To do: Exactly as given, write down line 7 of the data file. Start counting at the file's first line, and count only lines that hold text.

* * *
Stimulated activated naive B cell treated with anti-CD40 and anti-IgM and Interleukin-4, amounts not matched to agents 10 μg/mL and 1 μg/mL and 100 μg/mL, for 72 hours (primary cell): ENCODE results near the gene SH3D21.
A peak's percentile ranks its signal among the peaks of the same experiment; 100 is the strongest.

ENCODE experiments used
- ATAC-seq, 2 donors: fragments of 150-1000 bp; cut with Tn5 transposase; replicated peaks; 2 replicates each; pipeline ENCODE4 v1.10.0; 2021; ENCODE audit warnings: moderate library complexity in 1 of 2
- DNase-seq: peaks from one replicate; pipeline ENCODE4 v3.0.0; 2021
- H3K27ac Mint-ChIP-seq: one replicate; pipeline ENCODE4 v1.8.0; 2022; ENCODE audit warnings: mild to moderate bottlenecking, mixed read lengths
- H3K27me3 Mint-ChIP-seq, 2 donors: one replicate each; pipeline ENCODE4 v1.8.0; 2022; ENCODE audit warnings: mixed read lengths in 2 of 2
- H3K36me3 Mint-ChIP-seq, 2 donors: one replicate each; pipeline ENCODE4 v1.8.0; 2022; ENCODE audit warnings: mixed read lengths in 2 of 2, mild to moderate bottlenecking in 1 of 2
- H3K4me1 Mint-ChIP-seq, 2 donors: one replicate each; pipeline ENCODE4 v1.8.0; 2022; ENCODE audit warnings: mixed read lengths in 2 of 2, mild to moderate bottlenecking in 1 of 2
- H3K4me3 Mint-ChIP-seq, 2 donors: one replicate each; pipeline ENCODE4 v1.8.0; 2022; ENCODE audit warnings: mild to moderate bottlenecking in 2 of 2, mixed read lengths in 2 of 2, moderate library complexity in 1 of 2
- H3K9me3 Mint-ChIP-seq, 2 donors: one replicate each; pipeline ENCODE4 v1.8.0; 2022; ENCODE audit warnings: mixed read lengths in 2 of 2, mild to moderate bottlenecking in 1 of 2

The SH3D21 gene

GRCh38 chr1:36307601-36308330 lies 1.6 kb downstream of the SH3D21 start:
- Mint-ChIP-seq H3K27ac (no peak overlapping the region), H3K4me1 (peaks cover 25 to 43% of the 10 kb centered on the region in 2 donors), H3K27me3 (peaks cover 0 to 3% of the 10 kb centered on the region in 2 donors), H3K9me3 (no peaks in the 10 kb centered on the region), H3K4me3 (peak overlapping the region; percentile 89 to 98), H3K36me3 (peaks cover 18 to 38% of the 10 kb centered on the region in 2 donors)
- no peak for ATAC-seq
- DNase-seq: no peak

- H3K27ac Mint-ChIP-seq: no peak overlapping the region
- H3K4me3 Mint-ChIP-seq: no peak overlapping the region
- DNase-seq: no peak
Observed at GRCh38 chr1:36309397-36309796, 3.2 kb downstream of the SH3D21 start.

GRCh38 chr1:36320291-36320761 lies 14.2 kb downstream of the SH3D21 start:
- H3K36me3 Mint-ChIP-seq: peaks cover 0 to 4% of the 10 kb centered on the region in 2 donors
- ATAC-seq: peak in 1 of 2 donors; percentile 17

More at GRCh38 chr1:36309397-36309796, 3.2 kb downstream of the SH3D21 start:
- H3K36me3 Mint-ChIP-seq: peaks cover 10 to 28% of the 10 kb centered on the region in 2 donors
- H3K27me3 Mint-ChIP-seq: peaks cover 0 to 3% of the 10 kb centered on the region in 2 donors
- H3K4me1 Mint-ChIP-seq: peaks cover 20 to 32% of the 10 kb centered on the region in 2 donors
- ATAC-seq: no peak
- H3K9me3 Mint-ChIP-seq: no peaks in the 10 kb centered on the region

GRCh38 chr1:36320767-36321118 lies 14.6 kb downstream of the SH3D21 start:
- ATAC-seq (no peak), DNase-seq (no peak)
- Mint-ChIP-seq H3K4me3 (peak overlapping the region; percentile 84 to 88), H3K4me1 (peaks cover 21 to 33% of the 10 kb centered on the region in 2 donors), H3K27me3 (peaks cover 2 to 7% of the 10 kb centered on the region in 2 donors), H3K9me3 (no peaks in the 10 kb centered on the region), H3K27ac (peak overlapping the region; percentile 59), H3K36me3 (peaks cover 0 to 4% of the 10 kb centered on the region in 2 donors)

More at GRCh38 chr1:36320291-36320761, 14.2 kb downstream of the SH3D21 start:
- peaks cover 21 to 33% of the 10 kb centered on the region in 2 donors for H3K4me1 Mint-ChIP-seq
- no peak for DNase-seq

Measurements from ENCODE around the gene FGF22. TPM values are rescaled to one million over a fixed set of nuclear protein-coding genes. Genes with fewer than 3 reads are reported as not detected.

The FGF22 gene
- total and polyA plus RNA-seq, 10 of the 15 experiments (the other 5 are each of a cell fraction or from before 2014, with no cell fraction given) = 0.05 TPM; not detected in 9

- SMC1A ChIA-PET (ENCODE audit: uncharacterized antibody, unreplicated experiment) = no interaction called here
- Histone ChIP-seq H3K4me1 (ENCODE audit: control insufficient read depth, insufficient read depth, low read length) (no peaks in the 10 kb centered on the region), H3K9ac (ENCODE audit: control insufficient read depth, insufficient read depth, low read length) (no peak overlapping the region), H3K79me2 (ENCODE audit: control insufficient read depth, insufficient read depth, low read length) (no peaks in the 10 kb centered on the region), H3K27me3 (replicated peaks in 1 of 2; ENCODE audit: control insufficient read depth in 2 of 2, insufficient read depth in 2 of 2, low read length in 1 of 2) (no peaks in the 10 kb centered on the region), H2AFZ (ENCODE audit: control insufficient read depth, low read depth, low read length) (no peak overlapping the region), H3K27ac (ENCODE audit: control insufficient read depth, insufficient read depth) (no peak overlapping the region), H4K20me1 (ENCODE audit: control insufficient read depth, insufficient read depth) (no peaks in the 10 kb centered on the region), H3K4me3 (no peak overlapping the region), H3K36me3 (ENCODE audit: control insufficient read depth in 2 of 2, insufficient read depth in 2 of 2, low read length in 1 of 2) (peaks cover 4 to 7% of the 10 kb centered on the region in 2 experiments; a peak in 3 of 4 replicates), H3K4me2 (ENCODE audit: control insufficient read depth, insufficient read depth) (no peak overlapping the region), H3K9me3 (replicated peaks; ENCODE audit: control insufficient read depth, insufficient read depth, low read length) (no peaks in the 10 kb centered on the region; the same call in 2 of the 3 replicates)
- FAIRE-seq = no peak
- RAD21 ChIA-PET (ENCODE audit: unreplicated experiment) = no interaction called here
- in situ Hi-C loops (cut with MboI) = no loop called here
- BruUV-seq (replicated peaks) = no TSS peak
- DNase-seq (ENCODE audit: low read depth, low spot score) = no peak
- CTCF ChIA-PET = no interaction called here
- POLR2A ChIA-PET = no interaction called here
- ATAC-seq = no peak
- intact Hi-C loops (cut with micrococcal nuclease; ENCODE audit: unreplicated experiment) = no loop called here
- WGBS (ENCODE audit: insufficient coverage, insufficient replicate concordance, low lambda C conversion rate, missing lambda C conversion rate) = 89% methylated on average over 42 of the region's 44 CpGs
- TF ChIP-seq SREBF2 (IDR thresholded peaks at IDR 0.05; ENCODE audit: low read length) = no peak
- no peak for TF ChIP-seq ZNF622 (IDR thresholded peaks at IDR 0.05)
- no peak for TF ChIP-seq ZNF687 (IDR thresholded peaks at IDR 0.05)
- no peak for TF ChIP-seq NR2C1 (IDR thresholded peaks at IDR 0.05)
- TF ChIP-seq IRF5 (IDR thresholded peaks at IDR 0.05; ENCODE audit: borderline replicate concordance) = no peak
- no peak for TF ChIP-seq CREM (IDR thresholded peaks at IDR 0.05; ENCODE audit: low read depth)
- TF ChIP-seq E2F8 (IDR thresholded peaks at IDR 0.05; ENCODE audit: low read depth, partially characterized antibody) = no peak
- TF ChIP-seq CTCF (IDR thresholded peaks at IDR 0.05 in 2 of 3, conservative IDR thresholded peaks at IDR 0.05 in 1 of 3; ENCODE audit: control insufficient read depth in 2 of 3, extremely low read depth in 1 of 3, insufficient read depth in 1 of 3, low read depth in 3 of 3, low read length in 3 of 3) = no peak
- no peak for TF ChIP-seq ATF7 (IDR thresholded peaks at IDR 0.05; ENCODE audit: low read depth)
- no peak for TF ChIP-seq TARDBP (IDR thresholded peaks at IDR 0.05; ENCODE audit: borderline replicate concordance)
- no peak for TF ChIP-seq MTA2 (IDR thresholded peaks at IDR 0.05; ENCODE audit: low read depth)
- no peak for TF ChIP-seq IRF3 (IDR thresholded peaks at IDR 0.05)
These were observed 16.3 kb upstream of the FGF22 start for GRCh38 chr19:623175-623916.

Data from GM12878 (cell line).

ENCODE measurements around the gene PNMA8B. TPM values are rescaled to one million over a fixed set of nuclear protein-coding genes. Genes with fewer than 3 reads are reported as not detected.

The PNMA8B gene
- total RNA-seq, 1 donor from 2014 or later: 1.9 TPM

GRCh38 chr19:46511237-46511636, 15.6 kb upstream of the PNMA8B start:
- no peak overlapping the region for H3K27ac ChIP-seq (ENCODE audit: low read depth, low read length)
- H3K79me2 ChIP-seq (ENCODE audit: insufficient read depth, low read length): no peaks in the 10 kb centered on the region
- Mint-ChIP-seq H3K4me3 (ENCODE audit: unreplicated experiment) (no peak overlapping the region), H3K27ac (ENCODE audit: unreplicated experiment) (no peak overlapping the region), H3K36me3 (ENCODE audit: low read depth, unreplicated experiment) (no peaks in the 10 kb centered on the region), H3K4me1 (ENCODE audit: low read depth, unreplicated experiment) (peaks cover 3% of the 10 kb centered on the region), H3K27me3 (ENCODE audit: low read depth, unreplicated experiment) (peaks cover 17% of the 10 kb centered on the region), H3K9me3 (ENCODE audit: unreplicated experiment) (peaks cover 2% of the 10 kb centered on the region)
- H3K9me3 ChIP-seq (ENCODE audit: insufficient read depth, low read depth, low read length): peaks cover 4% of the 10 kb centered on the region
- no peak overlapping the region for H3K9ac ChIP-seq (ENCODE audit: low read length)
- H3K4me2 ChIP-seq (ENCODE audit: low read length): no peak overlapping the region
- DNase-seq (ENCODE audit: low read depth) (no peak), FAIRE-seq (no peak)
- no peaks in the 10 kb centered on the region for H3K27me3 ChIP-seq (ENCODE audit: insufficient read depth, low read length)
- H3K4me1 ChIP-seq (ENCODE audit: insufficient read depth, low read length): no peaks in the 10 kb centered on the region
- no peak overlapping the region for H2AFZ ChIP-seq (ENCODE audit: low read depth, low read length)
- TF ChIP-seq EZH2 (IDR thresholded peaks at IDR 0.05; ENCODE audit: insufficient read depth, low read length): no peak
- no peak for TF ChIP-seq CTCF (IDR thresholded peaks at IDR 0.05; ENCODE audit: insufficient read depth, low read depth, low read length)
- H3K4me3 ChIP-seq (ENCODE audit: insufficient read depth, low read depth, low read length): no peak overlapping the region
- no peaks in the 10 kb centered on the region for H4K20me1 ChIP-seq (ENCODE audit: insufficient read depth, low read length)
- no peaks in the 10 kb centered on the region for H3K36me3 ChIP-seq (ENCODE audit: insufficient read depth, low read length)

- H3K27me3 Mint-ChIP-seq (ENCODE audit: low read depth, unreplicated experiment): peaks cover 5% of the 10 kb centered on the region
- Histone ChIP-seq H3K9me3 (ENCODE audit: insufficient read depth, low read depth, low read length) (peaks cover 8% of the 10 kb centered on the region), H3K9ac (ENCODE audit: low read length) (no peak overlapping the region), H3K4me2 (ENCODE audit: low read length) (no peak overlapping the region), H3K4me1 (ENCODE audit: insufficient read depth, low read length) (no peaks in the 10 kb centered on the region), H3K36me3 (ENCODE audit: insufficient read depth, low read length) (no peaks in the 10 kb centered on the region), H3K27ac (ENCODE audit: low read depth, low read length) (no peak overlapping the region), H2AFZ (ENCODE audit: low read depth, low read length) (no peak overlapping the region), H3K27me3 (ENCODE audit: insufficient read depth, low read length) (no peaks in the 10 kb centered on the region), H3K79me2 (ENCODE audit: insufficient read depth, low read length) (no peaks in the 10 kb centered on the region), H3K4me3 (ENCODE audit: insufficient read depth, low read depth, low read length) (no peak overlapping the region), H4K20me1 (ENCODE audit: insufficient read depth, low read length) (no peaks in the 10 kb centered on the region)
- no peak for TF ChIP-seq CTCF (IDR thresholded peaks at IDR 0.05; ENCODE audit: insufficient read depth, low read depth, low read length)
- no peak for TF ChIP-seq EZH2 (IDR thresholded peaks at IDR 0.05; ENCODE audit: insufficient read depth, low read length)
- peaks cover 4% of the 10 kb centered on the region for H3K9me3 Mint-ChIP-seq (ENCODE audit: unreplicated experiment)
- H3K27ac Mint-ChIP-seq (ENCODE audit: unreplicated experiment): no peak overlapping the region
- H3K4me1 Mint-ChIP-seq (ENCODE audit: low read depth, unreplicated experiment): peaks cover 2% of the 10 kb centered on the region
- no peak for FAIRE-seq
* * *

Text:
- H3K27me3 Mint-ChIP-seq, 2 donors: one replicate each; pipeline ENCODE4 v1.8.0; 2022; ENCODE audit warnings: mixed read lengths in 2 of 2